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#13: The Law of Modeling

It's Hard to Improve When You Have No One but Yourself to Follow


"The most important personal-growth phrase you will ever hear a good leader say to you is 'follow me'."

Personal growth without the benefit of personal mentors can only take you so far. If you haven't already, you need to find models who are ahead of you to learn from.

Most people who decide to grow personally find their first mentors in books, podcasts, and videos. Some of my personal book/podcast/video mentors are John Maxwell, Simon Sinek, Valorie Burton, Patrick Lencioni, John Delony, Scot McKnight, Tim Mackie, and many others.


In today's world, there are many resources available for you to discover mentors within, but at some point, you must also find personal models. If you only follow yourself, you will find yourself going in circles.

However, as we've learned, you must be careful about who you allow to influence your life. As we allow John Maxwell to continue to mentor us through his book, he has developed six key characteristics of what a good personal mentor should look like.

1 - A Good Mentor is a Worthy Example

You become like the people you admire and the models you follow, so if you want tour models to help you along your personal growth journey, you need to make sure they will lead you where you want to go. A good mentor must not only display professional excellence and possess skill sets from which you can learn, but they must also demonstrate character worthy of emulating. Your values will be influenced by theirs, so you must be intentional with who you choose to follow.

2 - A Good Mentor is Available

For you to be able to observe your models and see what they do, you must have some contact with them or they are no different than reading a book or listening to a podcast. To be actively mentored, you must have time with them to ask questions and learn from their answers.

3 - A Good Mentor has Proven Experience

I love the Chinese proverb, "To know the road ahead, ask those coming back." and that is part of the benefit of having an experienced mentor. Hearing about their bad experiences can make you aware of the potential problems you might encounter. Hearing about their good experiences can give you excitement and encouragement for the possible opportunities for you.

“Great things happen whenever we stop seeing ourselves as God's gift to others and begin seeing others as God's gift to us.” — James S. Vuocolo

4 - A Good Mentor Possesses Wisdom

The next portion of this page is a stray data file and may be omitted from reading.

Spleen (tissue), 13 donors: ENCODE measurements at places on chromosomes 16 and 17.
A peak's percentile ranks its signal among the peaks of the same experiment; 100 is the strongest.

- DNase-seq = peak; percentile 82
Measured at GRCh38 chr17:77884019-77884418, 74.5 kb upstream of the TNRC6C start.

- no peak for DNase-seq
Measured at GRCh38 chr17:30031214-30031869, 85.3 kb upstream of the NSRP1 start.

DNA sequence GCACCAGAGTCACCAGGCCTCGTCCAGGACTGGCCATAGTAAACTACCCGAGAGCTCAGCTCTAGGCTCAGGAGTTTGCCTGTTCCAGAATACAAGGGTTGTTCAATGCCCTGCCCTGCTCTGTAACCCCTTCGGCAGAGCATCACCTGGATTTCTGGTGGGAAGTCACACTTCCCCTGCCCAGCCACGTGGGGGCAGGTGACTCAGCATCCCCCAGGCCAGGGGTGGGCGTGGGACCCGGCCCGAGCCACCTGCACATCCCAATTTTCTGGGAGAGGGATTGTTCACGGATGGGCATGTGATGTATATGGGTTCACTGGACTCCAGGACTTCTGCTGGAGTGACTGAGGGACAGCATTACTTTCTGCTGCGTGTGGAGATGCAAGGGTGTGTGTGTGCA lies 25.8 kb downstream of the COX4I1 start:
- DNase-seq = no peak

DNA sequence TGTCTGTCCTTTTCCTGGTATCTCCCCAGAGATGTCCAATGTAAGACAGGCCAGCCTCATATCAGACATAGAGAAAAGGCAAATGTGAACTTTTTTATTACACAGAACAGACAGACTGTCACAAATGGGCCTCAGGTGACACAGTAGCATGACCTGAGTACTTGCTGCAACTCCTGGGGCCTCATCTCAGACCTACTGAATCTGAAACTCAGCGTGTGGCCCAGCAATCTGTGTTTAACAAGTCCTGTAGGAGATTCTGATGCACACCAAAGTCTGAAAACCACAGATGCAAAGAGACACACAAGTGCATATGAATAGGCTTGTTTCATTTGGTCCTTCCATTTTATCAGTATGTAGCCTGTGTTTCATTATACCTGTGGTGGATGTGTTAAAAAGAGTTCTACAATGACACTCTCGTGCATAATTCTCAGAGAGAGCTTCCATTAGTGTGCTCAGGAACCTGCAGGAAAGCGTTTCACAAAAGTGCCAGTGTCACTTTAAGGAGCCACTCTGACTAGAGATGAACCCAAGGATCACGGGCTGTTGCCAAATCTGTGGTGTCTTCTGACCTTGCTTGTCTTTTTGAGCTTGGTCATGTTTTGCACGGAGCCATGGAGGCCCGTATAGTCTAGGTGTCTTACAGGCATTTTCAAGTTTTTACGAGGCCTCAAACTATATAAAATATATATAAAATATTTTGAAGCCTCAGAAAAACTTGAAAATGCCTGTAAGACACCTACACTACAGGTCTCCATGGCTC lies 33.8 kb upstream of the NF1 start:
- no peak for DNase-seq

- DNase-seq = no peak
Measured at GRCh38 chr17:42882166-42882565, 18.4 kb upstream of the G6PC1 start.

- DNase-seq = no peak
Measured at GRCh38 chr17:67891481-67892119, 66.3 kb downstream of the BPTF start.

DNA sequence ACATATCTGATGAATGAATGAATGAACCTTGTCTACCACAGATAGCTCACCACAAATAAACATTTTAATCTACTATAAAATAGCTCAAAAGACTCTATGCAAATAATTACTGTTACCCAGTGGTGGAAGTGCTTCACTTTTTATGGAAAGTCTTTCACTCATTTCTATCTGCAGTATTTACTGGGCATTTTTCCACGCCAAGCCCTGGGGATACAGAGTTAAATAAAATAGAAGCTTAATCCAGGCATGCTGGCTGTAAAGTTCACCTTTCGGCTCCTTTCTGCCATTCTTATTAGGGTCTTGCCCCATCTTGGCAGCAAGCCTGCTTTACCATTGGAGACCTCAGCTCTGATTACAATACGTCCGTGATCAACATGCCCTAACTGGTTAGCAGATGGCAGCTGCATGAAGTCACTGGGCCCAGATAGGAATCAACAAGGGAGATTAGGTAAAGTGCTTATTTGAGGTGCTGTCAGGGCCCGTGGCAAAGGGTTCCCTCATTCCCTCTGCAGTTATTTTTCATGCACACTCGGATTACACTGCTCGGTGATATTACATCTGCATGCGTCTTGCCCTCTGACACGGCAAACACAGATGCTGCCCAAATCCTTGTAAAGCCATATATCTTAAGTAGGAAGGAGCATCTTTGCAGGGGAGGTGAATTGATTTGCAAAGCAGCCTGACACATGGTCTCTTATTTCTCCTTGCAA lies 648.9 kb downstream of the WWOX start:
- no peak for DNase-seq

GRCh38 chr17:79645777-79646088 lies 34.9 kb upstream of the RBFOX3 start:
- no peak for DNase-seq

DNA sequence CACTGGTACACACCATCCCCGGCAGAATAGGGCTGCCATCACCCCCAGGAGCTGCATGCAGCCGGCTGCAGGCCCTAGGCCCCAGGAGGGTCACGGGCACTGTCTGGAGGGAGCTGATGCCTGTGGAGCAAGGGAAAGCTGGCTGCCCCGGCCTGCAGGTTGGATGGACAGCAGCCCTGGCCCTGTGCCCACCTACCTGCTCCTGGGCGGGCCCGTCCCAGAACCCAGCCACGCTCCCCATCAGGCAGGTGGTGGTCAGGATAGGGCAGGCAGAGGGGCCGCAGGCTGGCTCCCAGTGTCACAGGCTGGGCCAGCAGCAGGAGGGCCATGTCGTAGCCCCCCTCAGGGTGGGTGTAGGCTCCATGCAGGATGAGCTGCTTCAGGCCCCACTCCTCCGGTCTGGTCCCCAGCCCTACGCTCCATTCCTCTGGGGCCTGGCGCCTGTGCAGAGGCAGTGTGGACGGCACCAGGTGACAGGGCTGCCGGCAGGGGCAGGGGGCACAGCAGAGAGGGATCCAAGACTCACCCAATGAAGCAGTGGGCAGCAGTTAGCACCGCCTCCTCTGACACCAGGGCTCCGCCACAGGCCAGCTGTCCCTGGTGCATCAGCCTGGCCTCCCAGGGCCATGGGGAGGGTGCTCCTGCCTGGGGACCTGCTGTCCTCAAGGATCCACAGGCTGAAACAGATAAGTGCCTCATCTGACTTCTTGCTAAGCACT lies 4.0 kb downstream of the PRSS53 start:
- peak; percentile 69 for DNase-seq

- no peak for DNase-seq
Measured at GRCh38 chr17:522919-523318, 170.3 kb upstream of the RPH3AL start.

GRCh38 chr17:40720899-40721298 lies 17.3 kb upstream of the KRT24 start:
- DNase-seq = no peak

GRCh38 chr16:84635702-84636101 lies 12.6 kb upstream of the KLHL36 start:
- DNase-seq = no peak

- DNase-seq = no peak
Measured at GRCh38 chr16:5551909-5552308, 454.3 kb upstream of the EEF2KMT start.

Mentors with wisdom -- understanding, experience, and knowledge -- help you solve problems that you would have a harder time handling on your own. They can also open your eyes to worlds you might not have otherwise seen and help you see opportunities you could otherwise miss without their help. Learning from wise mentors makes you wiser than your years and experience as a result.

5 - A Good Mentor Provides Friendship and Support

If the person who offers to mentor you doesn't support and offer you friendship, you will never be able to build a healthy relationship with them. Knowledge without support is sterile. Advice without friendship feels cold. Candor without care is harsh. Growth comes from the head and the heart and only supportive people are willing to share both with you.

6 - A Good Mentor is a Coach Who Makes a Difference in Your Life

"Coach" is a word derived from the horse-drawn vehicle of days gone by to transport people and their valuables from point A to point B. Today, a "coach" continues to be someone who carries a valued person from where they are to where they want to be. Coaches help you grow, improve your potential, increases your productivity, and help effect lasting, positive change. You can be good on your own, but without coaching, you will never be as good as you could be because we all do better when someone is watching, evaluating, and seeing our life from a different perspective.

As a professional coach, I think it's important to say that a Coach is not a Mentor, but a Mentor can coach. Professional coaching aims to help you discover the answers you need to move forward in a way specific to you and your strengths. Mentoring aims to guide you by showing you how others have done it before you.

No matter who you are, what you have accomplished, or how low or high life has taken you, you can benefit from a mentor. If you've never had one, find a worthy one and watch your life improve. If you have had mentors, you should start creating positive ripples by becoming a mentor to others because you know the benefits of having someone else to follow.

This week, think about the people who can help you sharpen specific strengths or navigate certain problem areas. Who do you talk to when you have questions related to marriage, parenting, spiritual growth, personal disciplines, hobbies, and so on? No one person can answer all of your questions, so you need to find several individuals to mentor you.

Create two lists; one with the specific strengths and skills you want to develop to reach your potential and the other with the specific problem areas where you feel the need for ongoing guidance.

Begin looking for good mentors with expertise in these particular areas and ask them if they would be willing to answer questions when you have them.

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